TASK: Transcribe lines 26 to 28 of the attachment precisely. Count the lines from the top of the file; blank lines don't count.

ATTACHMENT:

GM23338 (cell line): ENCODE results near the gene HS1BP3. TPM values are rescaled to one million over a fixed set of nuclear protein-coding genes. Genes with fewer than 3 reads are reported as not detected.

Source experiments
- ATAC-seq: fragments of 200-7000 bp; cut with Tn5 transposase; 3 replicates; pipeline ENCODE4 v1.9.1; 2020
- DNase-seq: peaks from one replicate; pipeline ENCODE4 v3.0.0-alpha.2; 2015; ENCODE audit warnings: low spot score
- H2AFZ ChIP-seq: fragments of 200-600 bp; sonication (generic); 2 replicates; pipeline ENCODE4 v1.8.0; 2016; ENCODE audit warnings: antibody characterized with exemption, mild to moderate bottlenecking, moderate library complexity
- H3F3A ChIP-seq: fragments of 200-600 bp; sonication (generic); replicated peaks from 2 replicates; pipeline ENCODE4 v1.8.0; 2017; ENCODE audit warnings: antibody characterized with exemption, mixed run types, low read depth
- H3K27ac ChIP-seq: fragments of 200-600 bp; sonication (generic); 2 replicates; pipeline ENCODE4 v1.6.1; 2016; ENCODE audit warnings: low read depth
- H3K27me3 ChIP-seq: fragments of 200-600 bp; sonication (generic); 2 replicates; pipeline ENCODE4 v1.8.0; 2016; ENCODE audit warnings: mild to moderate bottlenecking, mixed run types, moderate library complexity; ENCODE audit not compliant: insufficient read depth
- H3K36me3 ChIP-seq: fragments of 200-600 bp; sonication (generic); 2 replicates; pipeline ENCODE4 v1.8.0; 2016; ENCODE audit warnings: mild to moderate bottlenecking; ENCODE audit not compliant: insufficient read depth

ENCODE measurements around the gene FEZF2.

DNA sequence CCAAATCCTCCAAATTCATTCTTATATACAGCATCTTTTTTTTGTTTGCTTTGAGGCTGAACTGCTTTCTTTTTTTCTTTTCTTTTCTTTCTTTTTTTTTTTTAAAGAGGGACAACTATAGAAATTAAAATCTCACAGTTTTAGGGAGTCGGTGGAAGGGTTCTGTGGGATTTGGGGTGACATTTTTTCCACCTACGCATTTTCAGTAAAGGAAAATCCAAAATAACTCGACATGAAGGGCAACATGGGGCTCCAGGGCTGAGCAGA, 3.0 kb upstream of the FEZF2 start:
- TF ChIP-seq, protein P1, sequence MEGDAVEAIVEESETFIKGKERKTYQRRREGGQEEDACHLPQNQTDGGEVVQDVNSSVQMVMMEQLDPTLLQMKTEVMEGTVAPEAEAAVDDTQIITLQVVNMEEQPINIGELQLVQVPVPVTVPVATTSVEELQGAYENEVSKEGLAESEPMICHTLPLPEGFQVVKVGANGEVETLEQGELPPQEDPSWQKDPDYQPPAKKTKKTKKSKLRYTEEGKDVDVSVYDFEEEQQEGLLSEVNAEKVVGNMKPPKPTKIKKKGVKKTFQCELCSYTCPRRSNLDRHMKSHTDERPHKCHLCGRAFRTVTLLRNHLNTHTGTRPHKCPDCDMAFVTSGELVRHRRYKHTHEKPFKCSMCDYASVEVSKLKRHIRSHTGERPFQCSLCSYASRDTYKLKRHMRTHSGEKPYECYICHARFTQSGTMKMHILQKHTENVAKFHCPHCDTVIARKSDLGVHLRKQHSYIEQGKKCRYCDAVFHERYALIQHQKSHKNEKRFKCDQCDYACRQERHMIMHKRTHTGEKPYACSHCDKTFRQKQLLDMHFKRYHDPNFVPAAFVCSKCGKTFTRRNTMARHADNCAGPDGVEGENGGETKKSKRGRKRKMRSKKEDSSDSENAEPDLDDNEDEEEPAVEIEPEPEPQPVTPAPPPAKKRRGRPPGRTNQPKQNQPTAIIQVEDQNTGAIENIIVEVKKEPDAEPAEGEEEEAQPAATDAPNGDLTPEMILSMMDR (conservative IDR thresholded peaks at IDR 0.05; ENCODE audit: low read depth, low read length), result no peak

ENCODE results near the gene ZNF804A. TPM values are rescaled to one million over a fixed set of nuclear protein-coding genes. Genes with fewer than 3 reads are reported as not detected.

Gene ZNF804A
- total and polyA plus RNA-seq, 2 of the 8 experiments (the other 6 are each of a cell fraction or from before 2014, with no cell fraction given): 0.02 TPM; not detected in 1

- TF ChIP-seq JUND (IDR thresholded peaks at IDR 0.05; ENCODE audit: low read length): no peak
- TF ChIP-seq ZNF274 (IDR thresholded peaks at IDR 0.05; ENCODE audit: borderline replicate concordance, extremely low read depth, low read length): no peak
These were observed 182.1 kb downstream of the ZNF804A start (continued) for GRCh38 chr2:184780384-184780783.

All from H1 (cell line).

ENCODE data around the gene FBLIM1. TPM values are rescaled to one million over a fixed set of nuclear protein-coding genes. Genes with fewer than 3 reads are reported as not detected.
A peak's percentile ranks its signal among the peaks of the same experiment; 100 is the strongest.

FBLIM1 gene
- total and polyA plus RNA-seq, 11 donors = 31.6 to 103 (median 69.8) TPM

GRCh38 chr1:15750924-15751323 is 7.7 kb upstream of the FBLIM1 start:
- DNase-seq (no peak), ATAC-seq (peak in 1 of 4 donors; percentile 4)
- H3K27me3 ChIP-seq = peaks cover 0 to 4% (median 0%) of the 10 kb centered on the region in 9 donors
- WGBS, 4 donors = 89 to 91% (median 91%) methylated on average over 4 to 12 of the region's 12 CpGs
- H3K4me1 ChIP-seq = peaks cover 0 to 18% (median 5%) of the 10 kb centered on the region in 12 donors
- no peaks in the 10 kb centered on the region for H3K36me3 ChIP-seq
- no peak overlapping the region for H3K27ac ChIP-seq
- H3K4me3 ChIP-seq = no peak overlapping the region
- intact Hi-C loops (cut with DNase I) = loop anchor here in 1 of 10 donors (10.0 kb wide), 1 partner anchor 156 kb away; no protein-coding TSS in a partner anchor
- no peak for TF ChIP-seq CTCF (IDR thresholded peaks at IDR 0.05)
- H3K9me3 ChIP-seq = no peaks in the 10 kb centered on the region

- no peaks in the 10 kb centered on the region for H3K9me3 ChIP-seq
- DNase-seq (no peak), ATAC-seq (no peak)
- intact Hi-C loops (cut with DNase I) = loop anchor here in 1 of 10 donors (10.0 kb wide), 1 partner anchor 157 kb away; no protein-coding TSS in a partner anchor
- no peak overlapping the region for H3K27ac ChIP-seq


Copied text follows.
- H3K27me3 ChIP-seq = peaks cover 0 to 4% (median 0%) of the 10 kb centered on the region in 9 donors
- WGBS, 4 donors = 89 to 91% (median 91%) methylated on average over 4 to 12 of the region's 12 CpGs
- H3K4me1 ChIP-seq = peaks cover 0 to 18% (median 5%) of the 10 kb centered on the region in 12 donors